Bundgaard-Nielsen M, Ruhnau B, Secher NH, Kehlet H: Flow-related techniques for preoperative goal-directed fluid optimization
ABSTRACT Improved postoperative outcome has been demonstrated by perioperative maximization of cardiac stroke volume (SV) with fluid challenges, so-called goal-directed therapy. Oesophageal Doppler (OD) has been the most common technique for goal-directed therapy, but other flow-related techniques and parameters are available and they are potentially easier to apply in clinical practice. The objective of this investigation was therefore to use OD for preoperative SV maximization and compare the findings with a Modelflow determined SV, with an OD estimated corrected flow time (FTc), with central venous oxygenation ( Svo2 ) and with muscle and brain oxygenation assessed with near infrared spectroscopy (NIRS).
Twelve patients scheduled for radical prostatectomy were anaesthetized before optimization of SV estimated by OD. A fluid challenge of 200 ml colloid was provided and repeated if at least a 10% increment in OD SV was obtained. Values were compared with simultaneously measured values of Modelflow SV, FTc, Svo2 and muscle and cerebral oxygenation estimated by NIRS.
Based upon OD assessment, optimization of SV was achieved after the administration of 400-800 ml (mean 483 ml) of colloid. The hypothetical volumes administered for optimization based upon Modelflow and Svo2 differed from OD in 10 and 11 patients, respectively. Changes in FTc and NIRS were inconsistent with OD guided optimization.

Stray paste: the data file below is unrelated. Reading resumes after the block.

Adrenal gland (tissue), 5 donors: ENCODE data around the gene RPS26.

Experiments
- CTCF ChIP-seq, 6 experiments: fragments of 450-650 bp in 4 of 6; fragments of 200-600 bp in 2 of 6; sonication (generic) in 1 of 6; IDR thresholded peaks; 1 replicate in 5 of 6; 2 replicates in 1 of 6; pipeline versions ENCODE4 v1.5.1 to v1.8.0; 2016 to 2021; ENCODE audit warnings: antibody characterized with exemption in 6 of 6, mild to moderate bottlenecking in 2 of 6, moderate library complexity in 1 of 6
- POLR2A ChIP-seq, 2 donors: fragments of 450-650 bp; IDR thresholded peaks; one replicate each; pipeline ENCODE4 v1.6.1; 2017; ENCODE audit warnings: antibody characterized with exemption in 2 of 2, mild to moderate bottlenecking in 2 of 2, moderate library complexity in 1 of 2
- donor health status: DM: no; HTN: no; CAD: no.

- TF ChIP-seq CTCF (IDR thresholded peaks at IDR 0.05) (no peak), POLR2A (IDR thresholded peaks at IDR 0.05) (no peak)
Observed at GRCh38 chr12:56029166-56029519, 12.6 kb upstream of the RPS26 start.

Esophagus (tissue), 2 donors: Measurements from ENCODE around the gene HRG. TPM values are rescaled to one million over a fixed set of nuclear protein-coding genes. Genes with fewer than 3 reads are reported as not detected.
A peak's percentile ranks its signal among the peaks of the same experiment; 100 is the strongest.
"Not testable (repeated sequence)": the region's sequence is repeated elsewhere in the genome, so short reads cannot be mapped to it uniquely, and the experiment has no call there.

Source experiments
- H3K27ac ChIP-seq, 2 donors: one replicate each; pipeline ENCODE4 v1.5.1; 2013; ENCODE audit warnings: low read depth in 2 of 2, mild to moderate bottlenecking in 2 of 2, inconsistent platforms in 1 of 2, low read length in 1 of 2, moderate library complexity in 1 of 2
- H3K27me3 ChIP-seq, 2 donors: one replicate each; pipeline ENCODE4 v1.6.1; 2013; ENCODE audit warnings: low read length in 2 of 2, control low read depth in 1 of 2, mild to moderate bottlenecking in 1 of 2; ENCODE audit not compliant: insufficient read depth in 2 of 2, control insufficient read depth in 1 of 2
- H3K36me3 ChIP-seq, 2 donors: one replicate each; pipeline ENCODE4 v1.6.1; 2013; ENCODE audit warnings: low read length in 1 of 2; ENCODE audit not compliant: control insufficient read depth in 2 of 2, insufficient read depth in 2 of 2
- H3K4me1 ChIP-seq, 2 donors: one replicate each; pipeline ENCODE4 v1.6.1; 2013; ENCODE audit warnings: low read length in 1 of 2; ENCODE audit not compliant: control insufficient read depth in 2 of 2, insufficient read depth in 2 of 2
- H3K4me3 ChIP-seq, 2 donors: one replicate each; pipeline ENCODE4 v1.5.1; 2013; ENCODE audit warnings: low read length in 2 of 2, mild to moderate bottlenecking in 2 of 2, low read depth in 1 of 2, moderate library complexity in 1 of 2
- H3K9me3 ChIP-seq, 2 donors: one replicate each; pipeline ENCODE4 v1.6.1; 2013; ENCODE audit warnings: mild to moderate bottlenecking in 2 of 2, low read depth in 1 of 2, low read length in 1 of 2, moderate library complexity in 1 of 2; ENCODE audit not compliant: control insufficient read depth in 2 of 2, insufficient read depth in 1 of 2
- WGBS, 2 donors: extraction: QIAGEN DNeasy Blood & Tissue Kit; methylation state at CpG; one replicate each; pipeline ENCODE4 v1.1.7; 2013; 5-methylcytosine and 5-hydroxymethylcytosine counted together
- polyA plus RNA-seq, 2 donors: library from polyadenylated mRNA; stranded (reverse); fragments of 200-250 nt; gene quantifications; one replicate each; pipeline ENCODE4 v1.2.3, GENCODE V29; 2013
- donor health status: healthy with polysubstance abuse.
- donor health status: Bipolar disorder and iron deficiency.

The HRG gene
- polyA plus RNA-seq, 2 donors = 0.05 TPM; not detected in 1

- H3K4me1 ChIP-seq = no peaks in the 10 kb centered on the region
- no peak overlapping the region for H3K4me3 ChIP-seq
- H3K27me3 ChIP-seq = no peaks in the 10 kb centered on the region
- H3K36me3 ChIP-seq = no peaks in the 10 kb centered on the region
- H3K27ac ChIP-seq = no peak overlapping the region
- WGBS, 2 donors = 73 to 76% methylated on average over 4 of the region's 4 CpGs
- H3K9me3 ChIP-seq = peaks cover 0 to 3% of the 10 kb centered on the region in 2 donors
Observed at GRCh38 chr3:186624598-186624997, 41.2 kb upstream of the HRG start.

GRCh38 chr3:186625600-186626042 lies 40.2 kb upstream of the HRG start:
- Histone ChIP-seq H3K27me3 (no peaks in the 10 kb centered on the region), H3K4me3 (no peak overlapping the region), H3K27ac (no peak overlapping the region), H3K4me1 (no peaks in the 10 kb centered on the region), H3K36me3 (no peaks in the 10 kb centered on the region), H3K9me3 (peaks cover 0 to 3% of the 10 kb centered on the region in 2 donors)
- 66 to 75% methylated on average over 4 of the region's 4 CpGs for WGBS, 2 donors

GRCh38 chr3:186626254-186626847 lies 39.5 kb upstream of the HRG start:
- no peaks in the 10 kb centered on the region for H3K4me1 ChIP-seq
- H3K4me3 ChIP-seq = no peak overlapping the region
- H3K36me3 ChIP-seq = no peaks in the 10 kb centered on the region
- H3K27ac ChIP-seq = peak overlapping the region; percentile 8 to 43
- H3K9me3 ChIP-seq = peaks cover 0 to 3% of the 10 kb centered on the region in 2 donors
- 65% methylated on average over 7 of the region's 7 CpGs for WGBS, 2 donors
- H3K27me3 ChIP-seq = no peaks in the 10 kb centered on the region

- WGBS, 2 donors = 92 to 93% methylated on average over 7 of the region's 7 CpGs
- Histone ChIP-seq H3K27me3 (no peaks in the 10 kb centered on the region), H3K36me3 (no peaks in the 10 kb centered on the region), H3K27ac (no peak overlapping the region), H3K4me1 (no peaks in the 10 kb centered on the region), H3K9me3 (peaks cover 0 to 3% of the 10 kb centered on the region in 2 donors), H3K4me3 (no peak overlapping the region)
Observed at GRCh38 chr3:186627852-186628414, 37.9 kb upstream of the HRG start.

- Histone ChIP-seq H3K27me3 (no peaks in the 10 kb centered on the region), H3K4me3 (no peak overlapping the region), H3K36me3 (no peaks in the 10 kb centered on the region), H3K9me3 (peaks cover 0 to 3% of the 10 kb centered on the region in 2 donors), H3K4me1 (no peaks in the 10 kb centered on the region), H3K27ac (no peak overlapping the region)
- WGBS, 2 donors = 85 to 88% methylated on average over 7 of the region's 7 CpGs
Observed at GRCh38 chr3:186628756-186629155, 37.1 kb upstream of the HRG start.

Preoperative SV optimization guided by OD for goal-directed therapy is preferable compared with Modelflow SV, FTc, NIRS and Svo2 until outcome studies for the latter are available.
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- "After further screening of titles and abstracts against our inclusion criteria, 85 references were retrieved for full text analysis. Detailed full text evaluation excluded 13 studies, as they were not randomized controlled trials [11-23]. Analysis of the remaining 72 randomized controlled trials produced the following exclusions: studies focusing on fluid management strategies (that is, liberal versus restrictive) [24-33], use of 'fixed dose' inotropic agents not titrated to a predetermined goal [34-38], cardiac surgery [39-44], trauma [45-52], paediatric surgery  and critically ill medical populations [54-62]. "